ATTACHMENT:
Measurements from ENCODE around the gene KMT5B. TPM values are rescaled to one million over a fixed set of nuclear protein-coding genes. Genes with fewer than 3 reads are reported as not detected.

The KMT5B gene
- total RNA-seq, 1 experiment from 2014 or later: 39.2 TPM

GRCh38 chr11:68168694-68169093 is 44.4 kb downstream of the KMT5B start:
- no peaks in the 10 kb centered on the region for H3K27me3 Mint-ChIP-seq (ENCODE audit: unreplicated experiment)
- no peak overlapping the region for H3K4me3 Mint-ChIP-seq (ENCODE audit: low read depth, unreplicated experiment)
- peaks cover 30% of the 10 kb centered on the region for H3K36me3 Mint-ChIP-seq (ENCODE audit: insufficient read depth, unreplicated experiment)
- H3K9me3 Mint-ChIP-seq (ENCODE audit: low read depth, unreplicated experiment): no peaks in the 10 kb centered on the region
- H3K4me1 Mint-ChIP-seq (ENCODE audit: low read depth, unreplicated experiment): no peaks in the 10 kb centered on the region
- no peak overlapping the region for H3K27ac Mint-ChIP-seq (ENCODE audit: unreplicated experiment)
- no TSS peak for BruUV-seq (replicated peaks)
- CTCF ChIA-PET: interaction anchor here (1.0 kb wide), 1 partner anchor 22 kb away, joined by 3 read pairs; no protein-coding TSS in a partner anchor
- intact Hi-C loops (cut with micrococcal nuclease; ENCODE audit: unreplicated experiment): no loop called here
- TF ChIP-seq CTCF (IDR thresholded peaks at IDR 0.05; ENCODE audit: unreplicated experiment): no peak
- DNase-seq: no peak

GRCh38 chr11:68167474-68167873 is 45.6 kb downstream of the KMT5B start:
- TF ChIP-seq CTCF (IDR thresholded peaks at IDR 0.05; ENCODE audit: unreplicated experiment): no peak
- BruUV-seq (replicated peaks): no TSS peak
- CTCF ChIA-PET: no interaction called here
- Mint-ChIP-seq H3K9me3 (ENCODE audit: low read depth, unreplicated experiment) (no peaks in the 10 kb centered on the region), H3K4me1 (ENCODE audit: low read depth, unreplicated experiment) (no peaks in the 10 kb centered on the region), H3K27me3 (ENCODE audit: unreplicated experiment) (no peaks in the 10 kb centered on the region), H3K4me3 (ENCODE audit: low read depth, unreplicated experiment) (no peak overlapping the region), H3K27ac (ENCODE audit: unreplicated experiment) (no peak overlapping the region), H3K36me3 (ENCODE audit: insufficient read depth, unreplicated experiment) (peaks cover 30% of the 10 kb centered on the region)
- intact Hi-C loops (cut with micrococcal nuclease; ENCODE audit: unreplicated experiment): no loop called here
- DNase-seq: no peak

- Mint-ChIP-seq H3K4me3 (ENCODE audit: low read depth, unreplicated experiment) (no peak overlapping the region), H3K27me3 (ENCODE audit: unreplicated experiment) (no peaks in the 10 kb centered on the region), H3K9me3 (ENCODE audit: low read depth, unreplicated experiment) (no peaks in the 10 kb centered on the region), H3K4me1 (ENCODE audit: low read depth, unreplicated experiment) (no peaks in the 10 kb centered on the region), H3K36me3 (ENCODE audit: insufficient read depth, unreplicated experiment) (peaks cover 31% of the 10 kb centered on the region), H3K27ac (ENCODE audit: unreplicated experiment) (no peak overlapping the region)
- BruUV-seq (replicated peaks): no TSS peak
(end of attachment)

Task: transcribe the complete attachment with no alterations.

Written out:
Measurements from ENCODE around the gene KMT5B. TPM values are rescaled to one million over a fixed set of nuclear protein-coding genes. Genes with fewer than 3 reads are reported as not detected.

The KMT5B gene
- total RNA-seq, 1 experiment from 2014 or later: 39.2 TPM

GRCh38 chr11:68168694-68169093 is 44.4 kb downstream of the KMT5B start:
- no peaks in the 10 kb centered on the region for H3K27me3 Mint-ChIP-seq (ENCODE audit: unreplicated experiment)
- no peak overlapping the region for H3K4me3 Mint-ChIP-seq (ENCODE audit: low read depth, unreplicated experiment)
- peaks cover 30% of the 10 kb centered on the region for H3K36me3 Mint-ChIP-seq (ENCODE audit: insufficient read depth, unreplicated experiment)
- H3K9me3 Mint-ChIP-seq (ENCODE audit: low read depth, unreplicated experiment): no peaks in the 10 kb centered on the region
- H3K4me1 Mint-ChIP-seq (ENCODE audit: low read depth, unreplicated experiment): no peaks in the 10 kb centered on the region
- no peak overlapping the region for H3K27ac Mint-ChIP-seq (ENCODE audit: unreplicated experiment)
- no TSS peak for BruUV-seq (replicated peaks)
- CTCF ChIA-PET: interaction anchor here (1.0 kb wide), 1 partner anchor 22 kb away, joined by 3 read pairs; no protein-coding TSS in a partner anchor
- intact Hi-C loops (cut with micrococcal nuclease; ENCODE audit: unreplicated experiment): no loop called here
- TF ChIP-seq CTCF (IDR thresholded peaks at IDR 0.05; ENCODE audit: unreplicated experiment): no peak
- DNase-seq: no peak

GRCh38 chr11:68167474-68167873 is 45.6 kb downstream of the KMT5B start:
- TF ChIP-seq CTCF (IDR thresholded peaks at IDR 0.05; ENCODE audit: unreplicated experiment): no peak
- BruUV-seq (replicated peaks): no TSS peak
- CTCF ChIA-PET: no interaction called here
- Mint-ChIP-seq H3K9me3 (ENCODE audit: low read depth, unreplicated experiment) (no peaks in the 10 kb centered on the region), H3K4me1 (ENCODE audit: low read depth, unreplicated experiment) (no peaks in the 10 kb centered on the region), H3K27me3 (ENCODE audit: unreplicated experiment) (no peaks in the 10 kb centered on the region), H3K4me3 (ENCODE audit: low read depth, unreplicated experiment) (no peak overlapping the region), H3K27ac (ENCODE audit: unreplicated experiment) (no peak overlapping the region), H3K36me3 (ENCODE audit: insufficient read depth, unreplicated experiment) (peaks cover 30% of the 10 kb centered on the region)
- intact Hi-C loops (cut with micrococcal nuclease; ENCODE audit: unreplicated experiment): no loop called here
- DNase-seq: no peak

- Mint-ChIP-seq H3K4me3 (ENCODE audit: low read depth, unreplicated experiment) (no peak overlapping the region), H3K27me3 (ENCODE audit: unreplicated experiment) (no peaks in the 10 kb centered on the region), H3K9me3 (ENCODE audit: low read depth, unreplicated experiment) (no peaks in the 10 kb centered on the region), H3K4me1 (ENCODE audit: low read depth, unreplicated experiment) (no peaks in the 10 kb centered on the region), H3K36me3 (ENCODE audit: insufficient read depth, unreplicated experiment) (peaks cover 31% of the 10 kb centered on the region), H3K27ac (ENCODE audit: unreplicated experiment) (no peak overlapping the region)
- BruUV-seq (replicated peaks): no TSS peak